Reporting TPF software bugs to IBM - You think you've got problems?
by Alan Sadowsky
For those of us fortunate enough to have been in the industry for some time, ACP/TPF problem reporting and resolution is a familiar area. Whether on the reporting side, or the resolution side, we've all been a part of the larger picture at one time or another.
Almost every shop has a formal procedure to follow when a problem manifests itself, and for the most part these procedures are very similar, regardless of which shop we're talking about. Generally a problem is reported to a central point of contact (usually the Help Desk), and then "selectively routed" to the appropriate department for ultimate resolution. Selective routing is just another way of saying that a problem is being escalated. Problem escalation is a wonderful option, as long as there is someone to escalate the problem to. Normally the only time your TPF Systems people get involved is when the problem is in the TPF Control Program itself. When it becomes apparent that there is a problem within the operating system software, the buck stops at Systems Programming. If you've ever wondered who the Systems group escalates their problems to, you're about to find out.
Let me first point out one very important fact. In an Online (production) environment, any problems within the operating system software are investigated and fixed by the Systems Programming staff. Unlike other operating systems, IBM does not provide the luxury of direct access to technical assistance for TPF problems. The Systems Programming staff is the first, and last line of defense when confronting the majority of unscheduled TPF outages.
TPF is supported by IBM's Data Systems Division (DSD), in Danbury, Connecticut. DSD serves as the Central Service site for the product, and all TPF development (with the exception of TPFDF) is done at the Danbury lab. The interface to the Customer Support Group at DSD is your local IBM TPF Systems Engineer (SE). When a software problem is identified within the released IBM TPF product, the problem is reported to the local IBM SE. The SE will first search an IBM internal database for problems reported against the customer's release of TPE to determine if the problem has already been reported to DSD by another customer. If the problem has not already been reported, the customer must provide the SE with a detailed analysis of the problem, including symptoms, system errors, console logs, source listings, and in many cases, the software fix that corrected the problem! Only after the SE has concluded that there is in fact a defect in the TPF code, will the SE contact DSD to report the problem. OK, so now you think you know all there is to know about reporting problems to DSD. Well you're wrong Assembler Breath! Here's where the real fun starts.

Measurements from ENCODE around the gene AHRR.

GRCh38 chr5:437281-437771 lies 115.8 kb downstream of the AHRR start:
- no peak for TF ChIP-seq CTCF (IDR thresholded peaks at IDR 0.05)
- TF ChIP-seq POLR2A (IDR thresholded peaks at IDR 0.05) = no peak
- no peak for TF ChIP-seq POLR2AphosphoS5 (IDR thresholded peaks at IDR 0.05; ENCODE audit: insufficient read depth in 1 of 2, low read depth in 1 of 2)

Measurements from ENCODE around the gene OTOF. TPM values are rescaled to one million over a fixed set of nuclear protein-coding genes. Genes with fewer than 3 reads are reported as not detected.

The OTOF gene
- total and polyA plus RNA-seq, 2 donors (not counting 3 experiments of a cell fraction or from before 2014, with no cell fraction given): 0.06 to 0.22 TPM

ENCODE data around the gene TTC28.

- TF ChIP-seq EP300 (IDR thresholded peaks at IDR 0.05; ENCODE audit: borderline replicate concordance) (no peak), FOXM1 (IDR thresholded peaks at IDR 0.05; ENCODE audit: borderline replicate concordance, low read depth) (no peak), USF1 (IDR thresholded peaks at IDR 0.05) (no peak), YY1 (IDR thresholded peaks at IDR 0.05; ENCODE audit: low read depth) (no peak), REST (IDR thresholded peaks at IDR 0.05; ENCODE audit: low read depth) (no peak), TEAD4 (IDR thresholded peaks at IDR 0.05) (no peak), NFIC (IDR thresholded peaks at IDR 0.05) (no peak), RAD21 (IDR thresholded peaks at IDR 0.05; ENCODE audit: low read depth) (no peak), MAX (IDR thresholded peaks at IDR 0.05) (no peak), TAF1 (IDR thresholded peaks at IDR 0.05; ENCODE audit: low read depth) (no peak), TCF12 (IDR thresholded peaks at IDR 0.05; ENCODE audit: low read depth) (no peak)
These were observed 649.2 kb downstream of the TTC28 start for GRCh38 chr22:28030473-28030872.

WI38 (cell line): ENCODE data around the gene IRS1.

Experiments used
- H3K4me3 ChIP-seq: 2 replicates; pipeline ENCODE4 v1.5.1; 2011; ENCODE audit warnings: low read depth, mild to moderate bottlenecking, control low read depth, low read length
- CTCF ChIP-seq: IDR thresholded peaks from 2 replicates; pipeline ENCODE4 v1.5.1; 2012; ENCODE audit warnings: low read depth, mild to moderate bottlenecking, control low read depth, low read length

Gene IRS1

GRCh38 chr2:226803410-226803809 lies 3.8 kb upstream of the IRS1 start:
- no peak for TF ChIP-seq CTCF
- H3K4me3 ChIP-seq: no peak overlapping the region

If DSD accepts the problem from the SE, it will be entered into the "Hotline" database, and assigned to the proper people for resolution. Although it doesn't happen very often, DSD will occasionally "reject" a problem for one of several reasons. For example:
But I digress. Let's say that DSD has accepted the problem. Depending on the severity assigned to the problem, turnaround time for problem resolution is anywhere from 24 hours to 20 days. In all fairness to IBM, I have to say that DSD is very sensitive to turnaround time, and it should be understood that only those problems with little or no impact on the operation of the customer's system tend to run into the 15-20 day window.
At this point, a "Hotline" problem can become an APAR (Authorized Program Analysis Report). When the problem is finally resolved, it is often made available to the originating customer through his/her local SE. The rest of the TPF world will also get a copy of the fix, when DSD creates and distributes the next PTF tape to the field. PTF (Program Temporary Fix) tapes are usually shipped to the field on a monthly basis, and contain all of the resolved problems that DSD has closed since the previous tape, so all customers can apply the fixes to their systems.
If you've ever seen the Systems staff wandering about aimlessly, and mumbling something about sequence numbers, there's a good chance they've just received a new PTF tape.
In either event, I've spared you the details and particulars on all of the forms and paperwork that must be filled out when a problem is reported. If you do have a genuine interest in the specifics of the process, (they're going to love me for this one), don't hesitate to contact your local IBM TPF SE who call answer your questions.